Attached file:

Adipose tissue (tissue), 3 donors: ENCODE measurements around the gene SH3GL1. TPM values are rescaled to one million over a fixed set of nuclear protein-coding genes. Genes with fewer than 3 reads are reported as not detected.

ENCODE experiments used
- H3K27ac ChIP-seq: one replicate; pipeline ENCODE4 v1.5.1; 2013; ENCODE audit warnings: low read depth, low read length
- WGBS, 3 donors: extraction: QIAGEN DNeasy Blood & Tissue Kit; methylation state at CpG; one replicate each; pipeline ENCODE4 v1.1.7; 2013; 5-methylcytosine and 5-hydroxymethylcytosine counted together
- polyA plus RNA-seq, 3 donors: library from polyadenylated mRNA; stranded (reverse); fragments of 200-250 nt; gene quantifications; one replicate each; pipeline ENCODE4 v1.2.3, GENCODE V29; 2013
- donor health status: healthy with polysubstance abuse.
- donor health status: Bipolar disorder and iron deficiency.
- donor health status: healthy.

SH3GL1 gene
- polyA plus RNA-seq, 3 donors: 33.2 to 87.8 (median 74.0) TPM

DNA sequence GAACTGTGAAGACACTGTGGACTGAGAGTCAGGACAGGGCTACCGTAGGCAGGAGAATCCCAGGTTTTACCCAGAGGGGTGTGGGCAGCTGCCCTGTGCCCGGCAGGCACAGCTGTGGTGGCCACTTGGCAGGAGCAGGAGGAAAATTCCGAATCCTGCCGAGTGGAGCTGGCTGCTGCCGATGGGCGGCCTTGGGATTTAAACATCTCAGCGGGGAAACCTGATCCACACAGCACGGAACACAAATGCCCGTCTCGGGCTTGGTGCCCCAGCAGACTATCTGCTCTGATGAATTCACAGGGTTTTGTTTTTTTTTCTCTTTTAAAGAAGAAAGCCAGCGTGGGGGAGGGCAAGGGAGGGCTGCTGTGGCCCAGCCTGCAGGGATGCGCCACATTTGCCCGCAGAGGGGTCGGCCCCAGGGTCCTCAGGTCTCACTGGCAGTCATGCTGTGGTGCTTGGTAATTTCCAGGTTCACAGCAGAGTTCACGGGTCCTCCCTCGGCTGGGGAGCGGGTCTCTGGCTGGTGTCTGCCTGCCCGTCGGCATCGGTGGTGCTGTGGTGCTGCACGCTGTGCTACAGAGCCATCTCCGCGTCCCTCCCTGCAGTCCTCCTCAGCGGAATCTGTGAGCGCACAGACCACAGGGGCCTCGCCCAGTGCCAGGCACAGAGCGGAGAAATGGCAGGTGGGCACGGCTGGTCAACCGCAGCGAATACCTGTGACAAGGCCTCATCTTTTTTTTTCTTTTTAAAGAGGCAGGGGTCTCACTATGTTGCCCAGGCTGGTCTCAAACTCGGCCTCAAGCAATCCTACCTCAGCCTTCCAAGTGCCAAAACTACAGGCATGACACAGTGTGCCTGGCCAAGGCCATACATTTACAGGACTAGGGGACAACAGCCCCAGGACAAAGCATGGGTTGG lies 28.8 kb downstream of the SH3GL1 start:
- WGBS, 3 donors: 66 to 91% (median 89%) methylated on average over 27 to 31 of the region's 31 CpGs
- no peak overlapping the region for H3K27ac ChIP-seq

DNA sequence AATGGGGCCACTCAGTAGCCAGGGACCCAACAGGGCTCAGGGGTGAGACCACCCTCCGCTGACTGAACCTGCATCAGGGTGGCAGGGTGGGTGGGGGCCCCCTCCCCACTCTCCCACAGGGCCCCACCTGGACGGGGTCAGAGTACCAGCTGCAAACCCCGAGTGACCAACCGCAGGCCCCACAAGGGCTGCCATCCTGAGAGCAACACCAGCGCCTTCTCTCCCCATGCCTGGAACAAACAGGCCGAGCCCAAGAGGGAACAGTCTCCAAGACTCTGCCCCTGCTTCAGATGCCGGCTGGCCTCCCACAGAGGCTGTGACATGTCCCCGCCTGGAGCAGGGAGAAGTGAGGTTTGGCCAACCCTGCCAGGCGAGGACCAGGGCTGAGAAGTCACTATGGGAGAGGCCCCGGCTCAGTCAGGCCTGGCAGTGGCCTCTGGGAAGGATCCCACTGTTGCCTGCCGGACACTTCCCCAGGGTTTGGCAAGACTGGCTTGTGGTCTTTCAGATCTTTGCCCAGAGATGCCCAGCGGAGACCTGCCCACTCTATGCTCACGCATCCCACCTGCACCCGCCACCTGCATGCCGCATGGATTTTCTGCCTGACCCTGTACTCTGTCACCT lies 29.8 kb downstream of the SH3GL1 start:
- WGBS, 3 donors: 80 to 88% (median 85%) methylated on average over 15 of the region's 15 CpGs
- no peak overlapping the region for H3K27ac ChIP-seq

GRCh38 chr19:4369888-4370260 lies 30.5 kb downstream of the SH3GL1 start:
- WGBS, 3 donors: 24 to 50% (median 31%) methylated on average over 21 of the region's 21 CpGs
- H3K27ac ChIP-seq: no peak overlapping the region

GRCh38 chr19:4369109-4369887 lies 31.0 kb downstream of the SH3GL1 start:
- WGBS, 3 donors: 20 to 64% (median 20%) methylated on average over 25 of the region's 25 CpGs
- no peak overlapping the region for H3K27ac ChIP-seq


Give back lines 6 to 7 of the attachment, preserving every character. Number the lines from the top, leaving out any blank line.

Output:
- donor health status: healthy with polysubstance abuse.
- donor health status: Bipolar disorder and iron deficiency.